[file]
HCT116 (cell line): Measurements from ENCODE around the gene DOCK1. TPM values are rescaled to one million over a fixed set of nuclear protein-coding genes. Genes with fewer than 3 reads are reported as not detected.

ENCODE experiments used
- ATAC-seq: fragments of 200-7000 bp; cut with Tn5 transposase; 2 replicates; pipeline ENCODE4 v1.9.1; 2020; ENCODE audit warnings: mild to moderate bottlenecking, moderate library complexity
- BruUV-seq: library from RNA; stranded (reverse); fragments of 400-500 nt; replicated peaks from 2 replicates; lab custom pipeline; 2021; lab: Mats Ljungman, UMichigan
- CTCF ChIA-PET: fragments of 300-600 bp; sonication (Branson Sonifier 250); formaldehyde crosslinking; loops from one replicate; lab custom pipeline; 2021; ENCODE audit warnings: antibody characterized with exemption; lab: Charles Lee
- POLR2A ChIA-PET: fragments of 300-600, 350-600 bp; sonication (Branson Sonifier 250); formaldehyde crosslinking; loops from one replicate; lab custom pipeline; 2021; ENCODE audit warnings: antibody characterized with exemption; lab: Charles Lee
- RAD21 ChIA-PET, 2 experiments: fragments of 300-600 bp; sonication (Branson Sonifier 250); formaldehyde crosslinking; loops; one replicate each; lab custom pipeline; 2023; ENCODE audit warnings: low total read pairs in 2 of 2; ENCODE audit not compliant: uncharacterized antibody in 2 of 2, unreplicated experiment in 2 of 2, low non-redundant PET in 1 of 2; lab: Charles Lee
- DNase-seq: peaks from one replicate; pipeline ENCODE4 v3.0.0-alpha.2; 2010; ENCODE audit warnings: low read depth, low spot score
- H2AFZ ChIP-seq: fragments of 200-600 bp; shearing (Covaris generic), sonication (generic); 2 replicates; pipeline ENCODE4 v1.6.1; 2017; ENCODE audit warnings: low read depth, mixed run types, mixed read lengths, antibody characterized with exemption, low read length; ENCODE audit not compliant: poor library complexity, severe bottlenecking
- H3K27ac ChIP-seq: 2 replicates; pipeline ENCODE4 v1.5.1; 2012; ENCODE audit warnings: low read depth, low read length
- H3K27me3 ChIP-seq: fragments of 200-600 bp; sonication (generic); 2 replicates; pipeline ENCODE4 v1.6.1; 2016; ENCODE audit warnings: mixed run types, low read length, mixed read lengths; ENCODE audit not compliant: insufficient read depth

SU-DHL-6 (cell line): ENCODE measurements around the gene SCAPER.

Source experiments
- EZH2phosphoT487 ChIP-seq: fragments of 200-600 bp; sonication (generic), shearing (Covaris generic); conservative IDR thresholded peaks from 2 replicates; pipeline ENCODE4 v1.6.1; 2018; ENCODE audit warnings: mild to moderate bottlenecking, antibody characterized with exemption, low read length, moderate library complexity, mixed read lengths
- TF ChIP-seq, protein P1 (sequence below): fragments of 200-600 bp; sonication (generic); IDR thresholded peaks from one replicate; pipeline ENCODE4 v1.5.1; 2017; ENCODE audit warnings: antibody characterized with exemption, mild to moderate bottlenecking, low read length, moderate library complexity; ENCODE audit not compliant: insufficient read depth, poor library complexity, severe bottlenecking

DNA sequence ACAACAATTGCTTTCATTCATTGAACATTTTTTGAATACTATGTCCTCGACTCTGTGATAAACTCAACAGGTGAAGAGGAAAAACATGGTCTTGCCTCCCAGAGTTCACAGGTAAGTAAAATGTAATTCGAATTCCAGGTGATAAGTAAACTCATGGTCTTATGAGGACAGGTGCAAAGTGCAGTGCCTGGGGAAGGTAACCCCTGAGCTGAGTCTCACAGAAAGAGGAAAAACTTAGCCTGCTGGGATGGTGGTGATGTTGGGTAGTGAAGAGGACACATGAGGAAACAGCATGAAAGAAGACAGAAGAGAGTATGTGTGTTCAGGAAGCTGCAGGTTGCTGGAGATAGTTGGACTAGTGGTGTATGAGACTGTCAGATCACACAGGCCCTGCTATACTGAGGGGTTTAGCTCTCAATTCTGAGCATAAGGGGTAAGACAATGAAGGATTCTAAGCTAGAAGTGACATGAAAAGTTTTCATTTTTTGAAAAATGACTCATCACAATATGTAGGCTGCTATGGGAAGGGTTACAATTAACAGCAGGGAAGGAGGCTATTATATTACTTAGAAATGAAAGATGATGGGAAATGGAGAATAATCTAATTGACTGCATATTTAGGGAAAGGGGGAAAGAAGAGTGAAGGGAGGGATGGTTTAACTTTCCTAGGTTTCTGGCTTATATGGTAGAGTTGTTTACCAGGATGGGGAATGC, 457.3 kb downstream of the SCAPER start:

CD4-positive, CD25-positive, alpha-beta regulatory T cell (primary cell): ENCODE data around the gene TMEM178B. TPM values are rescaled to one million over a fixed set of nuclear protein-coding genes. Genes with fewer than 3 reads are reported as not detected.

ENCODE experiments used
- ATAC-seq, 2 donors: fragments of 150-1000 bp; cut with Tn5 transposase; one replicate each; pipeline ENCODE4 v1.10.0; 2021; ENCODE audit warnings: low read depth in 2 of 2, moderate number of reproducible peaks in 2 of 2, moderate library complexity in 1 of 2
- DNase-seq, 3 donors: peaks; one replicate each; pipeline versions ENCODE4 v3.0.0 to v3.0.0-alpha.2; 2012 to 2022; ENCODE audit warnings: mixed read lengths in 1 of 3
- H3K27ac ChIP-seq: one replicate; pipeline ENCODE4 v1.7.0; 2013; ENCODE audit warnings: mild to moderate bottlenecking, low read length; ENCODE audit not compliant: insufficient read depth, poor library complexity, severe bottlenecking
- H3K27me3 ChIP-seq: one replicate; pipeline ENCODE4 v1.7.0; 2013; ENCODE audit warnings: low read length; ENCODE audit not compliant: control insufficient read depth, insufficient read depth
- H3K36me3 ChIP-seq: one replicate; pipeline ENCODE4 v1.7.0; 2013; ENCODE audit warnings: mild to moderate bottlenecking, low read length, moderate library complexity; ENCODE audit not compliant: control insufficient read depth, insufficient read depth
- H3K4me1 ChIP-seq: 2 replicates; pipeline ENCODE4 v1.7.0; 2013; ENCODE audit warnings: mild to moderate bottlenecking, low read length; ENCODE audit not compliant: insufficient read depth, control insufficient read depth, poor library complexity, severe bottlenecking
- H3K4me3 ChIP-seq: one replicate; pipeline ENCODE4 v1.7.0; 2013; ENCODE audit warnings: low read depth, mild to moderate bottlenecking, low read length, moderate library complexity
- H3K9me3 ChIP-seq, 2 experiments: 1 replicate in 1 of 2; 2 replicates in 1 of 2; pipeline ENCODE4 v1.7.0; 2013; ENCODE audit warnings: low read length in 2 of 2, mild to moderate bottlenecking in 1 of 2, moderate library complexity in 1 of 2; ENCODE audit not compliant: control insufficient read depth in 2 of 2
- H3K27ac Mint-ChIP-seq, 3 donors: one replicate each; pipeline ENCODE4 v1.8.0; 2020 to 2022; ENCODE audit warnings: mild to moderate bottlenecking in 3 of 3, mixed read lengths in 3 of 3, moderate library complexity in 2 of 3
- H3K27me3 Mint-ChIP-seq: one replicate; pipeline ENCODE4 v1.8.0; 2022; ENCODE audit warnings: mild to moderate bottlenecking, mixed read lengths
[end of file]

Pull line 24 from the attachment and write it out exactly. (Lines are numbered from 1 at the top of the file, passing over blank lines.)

- H3K4me1 ChIP-seq: 2 replicates; pipeline ENCODE4 v1.7.0; 2013; ENCODE audit warnings: mild to moderate bottlenecking, low read length; ENCODE audit not compliant: insufficient read depth, control insufficient read depth, poor library complexity, severe bottlenecking